Forums: Skydiving: Gear and Rigging:
please educate, holes inside cells on ribs.

 


matt6242  (D 29682)

Jun 29, 2008, 6:00 PM
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please educate, holes inside cells on ribs. Can't Post

I hope this is not a dumb question but something I have never paid much attention to until now. I just noticed today that the oval shaped cut outs inside the ribs on my brand new katana ( 35 jumps) 2 of them appear to have some fraying and slight minor tears ( when I say tears mabey 2 mm.) It was just one of those things that caught my eye while I was packing.
I opened up my other canopy, a Stiletto which has about 500 jumps to see what the cut out's looked like on it, and a few of them had some fraying and real amall tears.
To be entirely honest I am really not 100% sure what those cut-outs puprose are or even their offical name.Those who know me know I am a freak about caring for my gear. I just want to make sure there is nothing wrong my my canopies especially my new one. Those cut outs have no reinforced seams or stitching so I would guess they dont undergo much stress??
Riggers please educate me, and thanks in advance.


mjosparky  (D 5476)

Jun 29, 2008, 6:17 PM
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Re: [matt6242] please educate, holes inside cells on ribs. [In reply to] Can't Post

They are called "cross ports" and they help your canopy open. After a few hundred jumps they can become a little frayed.

If you have the experience to jump a katana you had better spend some time learning about you gear. It is not rocket science and just might save you life someday.

Sparky


matt6242  (D 29682)

Jun 29, 2008, 6:26 PM
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Re: [mjosparky] please educate, holes inside cells on ribs. [In reply to] Can't Post

Thanks for your reply, and while not a pro by any means I spent 500 jumps on the stiletto just got a Katana. I am not a rigger and have not really paid attention to the Cross Ports. Thats why I asked.
Thanks for making me feel dumber.


phoenixlpr  (D 3049)

Jun 29, 2008, 9:15 PM
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Re: [matt6242] please educate, holes inside cells on ribs. [In reply to] Can't Post

In reply to:
Thanks for making me feel dumber.
Than grab your camera and show us some pictures!Pirate


diablopilot  (D License)

Jun 29, 2008, 9:45 PM
Post #5 of 14 (1635 views)
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Re: [matt6242] please educate, holes inside cells on ribs. [In reply to] Can't Post

In reply to:
Thanks for your reply, and while not a pro by any means I spent 500 jumps on the stiletto just got a Katana. I am not a rigger and have not really paid attention to the Cross Ports. Thats why I asked.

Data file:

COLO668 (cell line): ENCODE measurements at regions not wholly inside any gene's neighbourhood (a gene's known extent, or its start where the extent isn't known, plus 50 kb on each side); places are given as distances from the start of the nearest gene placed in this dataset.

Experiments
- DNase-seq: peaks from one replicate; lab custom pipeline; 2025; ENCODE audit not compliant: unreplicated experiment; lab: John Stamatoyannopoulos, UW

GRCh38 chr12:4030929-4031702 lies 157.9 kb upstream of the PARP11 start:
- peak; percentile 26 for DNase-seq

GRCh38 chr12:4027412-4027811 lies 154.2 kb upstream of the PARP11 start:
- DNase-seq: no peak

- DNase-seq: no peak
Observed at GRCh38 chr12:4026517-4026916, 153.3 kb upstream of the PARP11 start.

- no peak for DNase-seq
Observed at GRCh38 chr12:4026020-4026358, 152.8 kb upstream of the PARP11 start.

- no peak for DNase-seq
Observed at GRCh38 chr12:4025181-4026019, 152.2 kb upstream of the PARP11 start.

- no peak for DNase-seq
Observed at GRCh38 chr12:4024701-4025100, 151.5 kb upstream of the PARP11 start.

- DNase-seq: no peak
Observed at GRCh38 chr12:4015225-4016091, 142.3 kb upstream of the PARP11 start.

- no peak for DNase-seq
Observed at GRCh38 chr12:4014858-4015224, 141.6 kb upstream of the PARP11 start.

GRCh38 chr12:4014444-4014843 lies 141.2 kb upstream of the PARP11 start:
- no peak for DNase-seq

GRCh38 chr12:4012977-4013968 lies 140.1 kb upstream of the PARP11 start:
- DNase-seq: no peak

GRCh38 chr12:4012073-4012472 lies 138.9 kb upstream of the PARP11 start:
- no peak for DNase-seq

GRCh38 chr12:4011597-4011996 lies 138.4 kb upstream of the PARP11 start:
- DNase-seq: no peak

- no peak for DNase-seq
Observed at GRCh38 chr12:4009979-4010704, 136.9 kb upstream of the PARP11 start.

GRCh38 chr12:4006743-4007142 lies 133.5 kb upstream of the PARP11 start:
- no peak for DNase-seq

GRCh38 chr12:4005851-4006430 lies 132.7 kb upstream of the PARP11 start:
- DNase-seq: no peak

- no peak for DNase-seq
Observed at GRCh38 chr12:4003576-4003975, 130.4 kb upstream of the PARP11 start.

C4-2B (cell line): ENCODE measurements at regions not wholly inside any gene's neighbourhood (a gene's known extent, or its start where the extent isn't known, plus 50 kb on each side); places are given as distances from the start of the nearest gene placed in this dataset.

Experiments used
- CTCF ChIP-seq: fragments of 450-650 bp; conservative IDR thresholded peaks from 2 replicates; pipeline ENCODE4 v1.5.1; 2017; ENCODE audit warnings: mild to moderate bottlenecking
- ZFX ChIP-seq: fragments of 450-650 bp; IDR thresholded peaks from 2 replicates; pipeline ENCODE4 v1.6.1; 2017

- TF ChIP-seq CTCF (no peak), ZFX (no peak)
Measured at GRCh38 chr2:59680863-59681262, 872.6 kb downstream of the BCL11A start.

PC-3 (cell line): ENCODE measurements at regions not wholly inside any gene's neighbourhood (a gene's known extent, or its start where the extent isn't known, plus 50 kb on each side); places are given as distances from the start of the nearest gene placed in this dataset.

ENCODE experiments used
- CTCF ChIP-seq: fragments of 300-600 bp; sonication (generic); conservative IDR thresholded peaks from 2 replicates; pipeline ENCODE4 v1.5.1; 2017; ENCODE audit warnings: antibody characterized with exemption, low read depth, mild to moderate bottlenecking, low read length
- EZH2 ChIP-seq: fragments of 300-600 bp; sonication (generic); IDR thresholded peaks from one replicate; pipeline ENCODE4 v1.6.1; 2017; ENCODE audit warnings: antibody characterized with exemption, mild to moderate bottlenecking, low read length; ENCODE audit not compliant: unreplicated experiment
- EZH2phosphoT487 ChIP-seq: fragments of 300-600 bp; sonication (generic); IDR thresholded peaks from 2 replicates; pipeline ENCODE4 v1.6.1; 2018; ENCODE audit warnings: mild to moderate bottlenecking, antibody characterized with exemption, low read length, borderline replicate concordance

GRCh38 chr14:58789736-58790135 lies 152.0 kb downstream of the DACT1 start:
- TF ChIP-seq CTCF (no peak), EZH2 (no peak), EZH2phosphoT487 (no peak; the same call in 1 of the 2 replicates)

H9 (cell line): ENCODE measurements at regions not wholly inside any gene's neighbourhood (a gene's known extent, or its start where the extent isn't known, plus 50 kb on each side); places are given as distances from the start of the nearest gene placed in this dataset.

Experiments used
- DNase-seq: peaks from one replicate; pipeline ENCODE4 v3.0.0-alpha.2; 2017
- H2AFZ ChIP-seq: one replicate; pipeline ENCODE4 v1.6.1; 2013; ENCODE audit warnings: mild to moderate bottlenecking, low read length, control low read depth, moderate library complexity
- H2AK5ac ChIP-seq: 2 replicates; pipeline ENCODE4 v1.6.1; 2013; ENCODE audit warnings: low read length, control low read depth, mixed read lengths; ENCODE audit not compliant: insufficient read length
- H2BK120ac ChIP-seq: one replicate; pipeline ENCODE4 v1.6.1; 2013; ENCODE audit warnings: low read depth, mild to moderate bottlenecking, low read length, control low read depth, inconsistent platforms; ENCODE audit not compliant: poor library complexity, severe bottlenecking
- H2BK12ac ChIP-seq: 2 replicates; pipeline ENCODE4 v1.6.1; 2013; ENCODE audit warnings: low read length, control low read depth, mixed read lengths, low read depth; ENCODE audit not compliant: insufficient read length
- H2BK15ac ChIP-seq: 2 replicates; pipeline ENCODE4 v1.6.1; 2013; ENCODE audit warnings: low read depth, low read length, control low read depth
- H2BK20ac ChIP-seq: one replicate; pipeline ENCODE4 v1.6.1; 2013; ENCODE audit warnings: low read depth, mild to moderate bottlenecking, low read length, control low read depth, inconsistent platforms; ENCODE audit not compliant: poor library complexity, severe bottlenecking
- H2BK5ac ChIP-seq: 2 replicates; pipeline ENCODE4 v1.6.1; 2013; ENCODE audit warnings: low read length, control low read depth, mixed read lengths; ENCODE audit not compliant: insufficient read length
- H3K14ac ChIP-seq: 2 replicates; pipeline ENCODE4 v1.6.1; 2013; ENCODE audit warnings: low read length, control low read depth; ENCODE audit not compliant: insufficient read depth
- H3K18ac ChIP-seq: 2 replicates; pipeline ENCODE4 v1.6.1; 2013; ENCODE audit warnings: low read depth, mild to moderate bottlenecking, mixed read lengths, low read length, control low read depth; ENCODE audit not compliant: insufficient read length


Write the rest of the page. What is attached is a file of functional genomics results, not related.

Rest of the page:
Thanks for making me feel dumber.


Try not to be so sensitive. Sparky means what he says, at the experience levels it should take to jump a Katana, you really ought to know a bit more about your gear, and I'll bet if he was in your neck of the woods, and you asked nice, or showed an interest, he'd be the first guy to help you out.Smile

Cross ports allow airflow to pass between cells, to equalize the pressure within the canopy. They aid in inflation of the parachute. Without them, your parachute would be much more likely to inflate asymmetrically. They tend to fray because they are cut out within the weave of the fabric, and they are not "finished". A little fray is ok, even a little tear, but a larger tear (over 1 inch) may warrant attention.

Knowing more about your gear, will also help you use it better, and know what maintenance needs to be done, BEFORE, you have a problem.


pilotdave  (D License)

Jun 30, 2008, 5:39 AM
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Re: [diablopilot] please educate, holes inside cells on ribs. [In reply to] Can't Post

I have to say your posts are getting a lot more informative and less annoying since you announced your decision to run for national director! Smile

Dave


(This post was edited by pilotdave on Jun 30, 2008, 5:39 AM)


tombuch  (D 8514)

Jun 30, 2008, 7:09 AM
Post #7 of 14 (1517 views)
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Re: [matt6242] please educate, holes inside cells on ribs. [In reply to] Can't Post

As others have said, they are called "crossports" and they help pressurize the canopy by allowing air to move laterally. And as others have said, more gear knowledge is a good thing. I'm going to diverge from some of the other posters here and say that your interest in the question is good and reflects a desire to understand your gear. It is to be commended. Heck, there are plenty of people with your experience who don't even know how to pack, and that level of ignorance is a real shame. That you are packing and looking and questioning is super-sweet!

Most of us start our skydiving career with tons of questions, and as they are answered we slip into a bit of complacency. Then, as we gain experience our curiosity is poked, and we ask questions again. That's all normal. I'm glad to hear you stumbled upon those crazy looking holes deep inside your parachute. Discovering the crossports may well be the catalyst that gets you thinking about all the other small things that make a parachute perform. Heck, that little discovery might start you on the road to becoming a Master Rigger.